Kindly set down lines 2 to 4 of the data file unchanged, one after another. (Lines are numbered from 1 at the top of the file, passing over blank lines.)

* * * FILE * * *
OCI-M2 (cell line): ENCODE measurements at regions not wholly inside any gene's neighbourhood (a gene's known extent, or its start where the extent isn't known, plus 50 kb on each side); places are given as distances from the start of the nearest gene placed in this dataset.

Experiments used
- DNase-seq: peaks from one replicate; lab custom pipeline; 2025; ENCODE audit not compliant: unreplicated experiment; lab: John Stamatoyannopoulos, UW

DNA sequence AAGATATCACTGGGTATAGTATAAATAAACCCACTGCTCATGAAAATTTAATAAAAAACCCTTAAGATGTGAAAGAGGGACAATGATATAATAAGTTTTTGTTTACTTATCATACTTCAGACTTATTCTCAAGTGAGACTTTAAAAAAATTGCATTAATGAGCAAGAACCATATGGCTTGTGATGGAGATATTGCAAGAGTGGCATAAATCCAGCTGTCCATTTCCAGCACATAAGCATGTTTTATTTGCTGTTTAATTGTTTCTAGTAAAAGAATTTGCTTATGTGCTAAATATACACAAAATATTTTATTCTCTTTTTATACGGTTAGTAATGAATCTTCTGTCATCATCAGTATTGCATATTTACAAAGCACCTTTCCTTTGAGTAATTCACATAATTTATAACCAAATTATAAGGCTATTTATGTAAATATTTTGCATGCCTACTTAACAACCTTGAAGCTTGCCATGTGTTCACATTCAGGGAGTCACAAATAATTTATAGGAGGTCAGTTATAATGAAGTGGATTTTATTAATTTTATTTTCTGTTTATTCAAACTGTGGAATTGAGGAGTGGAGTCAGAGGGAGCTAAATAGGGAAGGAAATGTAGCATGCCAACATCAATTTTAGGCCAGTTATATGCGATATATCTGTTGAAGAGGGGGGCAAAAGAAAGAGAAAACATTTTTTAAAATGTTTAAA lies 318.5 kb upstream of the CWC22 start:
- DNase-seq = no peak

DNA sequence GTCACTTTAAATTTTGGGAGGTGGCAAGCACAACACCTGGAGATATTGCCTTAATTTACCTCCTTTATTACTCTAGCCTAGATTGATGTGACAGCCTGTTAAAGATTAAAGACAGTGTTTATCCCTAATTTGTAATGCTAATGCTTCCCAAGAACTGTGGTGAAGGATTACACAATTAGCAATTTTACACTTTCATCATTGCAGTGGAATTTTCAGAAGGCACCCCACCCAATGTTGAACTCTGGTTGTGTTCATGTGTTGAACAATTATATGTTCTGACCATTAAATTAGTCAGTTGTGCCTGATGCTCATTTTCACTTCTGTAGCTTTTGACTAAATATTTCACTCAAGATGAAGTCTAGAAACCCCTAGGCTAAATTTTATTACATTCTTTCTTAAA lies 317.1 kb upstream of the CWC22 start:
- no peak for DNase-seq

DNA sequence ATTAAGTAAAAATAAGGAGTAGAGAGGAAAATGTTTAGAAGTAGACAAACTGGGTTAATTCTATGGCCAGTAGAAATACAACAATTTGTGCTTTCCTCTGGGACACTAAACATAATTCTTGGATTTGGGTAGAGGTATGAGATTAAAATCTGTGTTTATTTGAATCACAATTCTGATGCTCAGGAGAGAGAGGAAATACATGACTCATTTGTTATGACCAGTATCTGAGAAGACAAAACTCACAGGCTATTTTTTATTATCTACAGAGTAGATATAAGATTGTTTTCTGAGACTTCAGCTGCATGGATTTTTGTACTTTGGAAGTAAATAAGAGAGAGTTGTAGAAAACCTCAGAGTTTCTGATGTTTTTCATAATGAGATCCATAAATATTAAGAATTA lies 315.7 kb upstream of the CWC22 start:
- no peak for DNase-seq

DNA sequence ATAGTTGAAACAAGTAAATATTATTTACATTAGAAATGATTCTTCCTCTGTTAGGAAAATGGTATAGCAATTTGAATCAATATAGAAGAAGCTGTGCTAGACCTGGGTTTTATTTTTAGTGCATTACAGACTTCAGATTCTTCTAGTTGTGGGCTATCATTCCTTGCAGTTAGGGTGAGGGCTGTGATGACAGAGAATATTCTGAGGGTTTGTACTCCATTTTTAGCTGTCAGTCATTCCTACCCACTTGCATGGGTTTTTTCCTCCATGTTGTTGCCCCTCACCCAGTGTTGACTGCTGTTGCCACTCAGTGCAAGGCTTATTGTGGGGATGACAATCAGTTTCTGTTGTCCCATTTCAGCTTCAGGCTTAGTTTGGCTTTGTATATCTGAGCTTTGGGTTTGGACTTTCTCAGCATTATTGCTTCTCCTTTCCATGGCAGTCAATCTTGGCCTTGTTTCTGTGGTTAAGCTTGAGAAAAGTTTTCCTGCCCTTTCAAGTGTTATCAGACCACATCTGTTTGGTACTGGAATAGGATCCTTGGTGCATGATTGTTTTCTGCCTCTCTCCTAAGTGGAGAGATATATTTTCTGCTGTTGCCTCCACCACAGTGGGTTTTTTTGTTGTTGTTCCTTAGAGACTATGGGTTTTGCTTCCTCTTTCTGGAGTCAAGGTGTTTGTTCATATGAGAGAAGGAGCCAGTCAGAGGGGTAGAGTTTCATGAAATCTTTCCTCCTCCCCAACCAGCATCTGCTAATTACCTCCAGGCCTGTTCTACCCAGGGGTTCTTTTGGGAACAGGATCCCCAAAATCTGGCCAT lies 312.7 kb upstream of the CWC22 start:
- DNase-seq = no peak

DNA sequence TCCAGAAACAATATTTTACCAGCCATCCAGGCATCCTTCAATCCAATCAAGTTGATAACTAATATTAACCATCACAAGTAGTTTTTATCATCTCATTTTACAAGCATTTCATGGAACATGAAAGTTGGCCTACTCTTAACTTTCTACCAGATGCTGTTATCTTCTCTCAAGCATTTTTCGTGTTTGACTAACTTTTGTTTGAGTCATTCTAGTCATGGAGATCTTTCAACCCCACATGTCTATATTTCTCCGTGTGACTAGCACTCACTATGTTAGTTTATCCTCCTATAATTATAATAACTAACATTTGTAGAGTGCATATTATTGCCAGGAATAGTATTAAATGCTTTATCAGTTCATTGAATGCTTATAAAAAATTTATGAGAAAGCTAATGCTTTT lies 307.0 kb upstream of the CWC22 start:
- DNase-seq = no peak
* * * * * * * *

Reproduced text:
Experiments used
- DNase-seq: peaks from one replicate; lab custom pipeline; 2025; ENCODE audit not compliant: unreplicated experiment; lab: John Stamatoyannopoulos, UW

DNA sequence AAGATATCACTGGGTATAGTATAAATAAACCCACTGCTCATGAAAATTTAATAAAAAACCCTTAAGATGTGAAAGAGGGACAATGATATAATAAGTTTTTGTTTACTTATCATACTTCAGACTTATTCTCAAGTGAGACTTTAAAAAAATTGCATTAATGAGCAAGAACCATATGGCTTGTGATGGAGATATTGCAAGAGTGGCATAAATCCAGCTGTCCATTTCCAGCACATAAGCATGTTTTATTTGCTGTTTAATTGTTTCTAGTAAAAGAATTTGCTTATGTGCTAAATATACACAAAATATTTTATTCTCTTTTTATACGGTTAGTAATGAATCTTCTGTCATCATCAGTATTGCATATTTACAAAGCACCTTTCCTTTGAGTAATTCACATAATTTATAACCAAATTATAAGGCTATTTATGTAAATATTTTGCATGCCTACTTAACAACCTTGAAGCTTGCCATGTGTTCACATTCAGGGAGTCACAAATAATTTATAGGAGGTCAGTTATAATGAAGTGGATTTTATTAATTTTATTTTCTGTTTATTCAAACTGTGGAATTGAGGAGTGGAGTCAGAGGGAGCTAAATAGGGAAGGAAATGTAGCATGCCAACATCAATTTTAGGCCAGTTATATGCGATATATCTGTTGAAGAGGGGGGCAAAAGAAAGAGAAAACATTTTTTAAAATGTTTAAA lies 318.5 kb upstream of the CWC22 start: